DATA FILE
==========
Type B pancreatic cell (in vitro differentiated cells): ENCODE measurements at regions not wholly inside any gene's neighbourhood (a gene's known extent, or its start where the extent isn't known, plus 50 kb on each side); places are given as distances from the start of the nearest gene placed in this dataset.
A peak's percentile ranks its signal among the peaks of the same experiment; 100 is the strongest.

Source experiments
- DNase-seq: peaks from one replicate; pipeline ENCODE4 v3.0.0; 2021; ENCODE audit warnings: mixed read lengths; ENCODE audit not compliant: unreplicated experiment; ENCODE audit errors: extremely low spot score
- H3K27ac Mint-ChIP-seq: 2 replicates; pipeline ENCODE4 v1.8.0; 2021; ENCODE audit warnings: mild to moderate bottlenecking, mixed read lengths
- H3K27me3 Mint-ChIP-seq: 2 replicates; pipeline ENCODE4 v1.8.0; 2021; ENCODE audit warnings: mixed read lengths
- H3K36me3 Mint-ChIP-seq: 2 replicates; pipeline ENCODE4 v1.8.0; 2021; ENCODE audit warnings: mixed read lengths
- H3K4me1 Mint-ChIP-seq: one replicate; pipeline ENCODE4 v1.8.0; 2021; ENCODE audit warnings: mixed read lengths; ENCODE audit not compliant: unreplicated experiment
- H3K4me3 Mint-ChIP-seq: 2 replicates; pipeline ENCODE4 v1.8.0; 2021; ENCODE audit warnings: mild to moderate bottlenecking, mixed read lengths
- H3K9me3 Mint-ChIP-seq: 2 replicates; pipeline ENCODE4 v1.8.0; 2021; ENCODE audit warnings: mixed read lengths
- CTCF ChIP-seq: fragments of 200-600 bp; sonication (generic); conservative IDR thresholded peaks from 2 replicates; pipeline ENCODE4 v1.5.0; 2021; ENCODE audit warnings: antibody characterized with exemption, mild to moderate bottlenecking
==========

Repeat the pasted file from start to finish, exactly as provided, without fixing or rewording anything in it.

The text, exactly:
Type B pancreatic cell (in vitro differentiated cells): ENCODE measurements at regions not wholly inside any gene's neighbourhood (a gene's known extent, or its start where the extent isn't known, plus 50 kb on each side); places are given as distances from the start of the nearest gene placed in this dataset.
A peak's percentile ranks its signal among the peaks of the same experiment; 100 is the strongest.

Source experiments
- DNase-seq: peaks from one replicate; pipeline ENCODE4 v3.0.0; 2021; ENCODE audit warnings: mixed read lengths; ENCODE audit not compliant: unreplicated experiment; ENCODE audit errors: extremely low spot score
- H3K27ac Mint-ChIP-seq: 2 replicates; pipeline ENCODE4 v1.8.0; 2021; ENCODE audit warnings: mild to moderate bottlenecking, mixed read lengths
- H3K27me3 Mint-ChIP-seq: 2 replicates; pipeline ENCODE4 v1.8.0; 2021; ENCODE audit warnings: mixed read lengths
- H3K36me3 Mint-ChIP-seq: 2 replicates; pipeline ENCODE4 v1.8.0; 2021; ENCODE audit warnings: mixed read lengths
- H3K4me1 Mint-ChIP-seq: one replicate; pipeline ENCODE4 v1.8.0; 2021; ENCODE audit warnings: mixed read lengths; ENCODE audit not compliant: unreplicated experiment
- H3K4me3 Mint-ChIP-seq: 2 replicates; pipeline ENCODE4 v1.8.0; 2021; ENCODE audit warnings: mild to moderate bottlenecking, mixed read lengths
- H3K9me3 Mint-ChIP-seq: 2 replicates; pipeline ENCODE4 v1.8.0; 2021; ENCODE audit warnings: mixed read lengths
- CTCF ChIP-seq: fragments of 200-600 bp; sonication (generic); conservative IDR thresholded peaks from 2 replicates; pipeline ENCODE4 v1.5.0; 2021; ENCODE audit warnings: antibody characterized with exemption, mild to moderate bottlenecking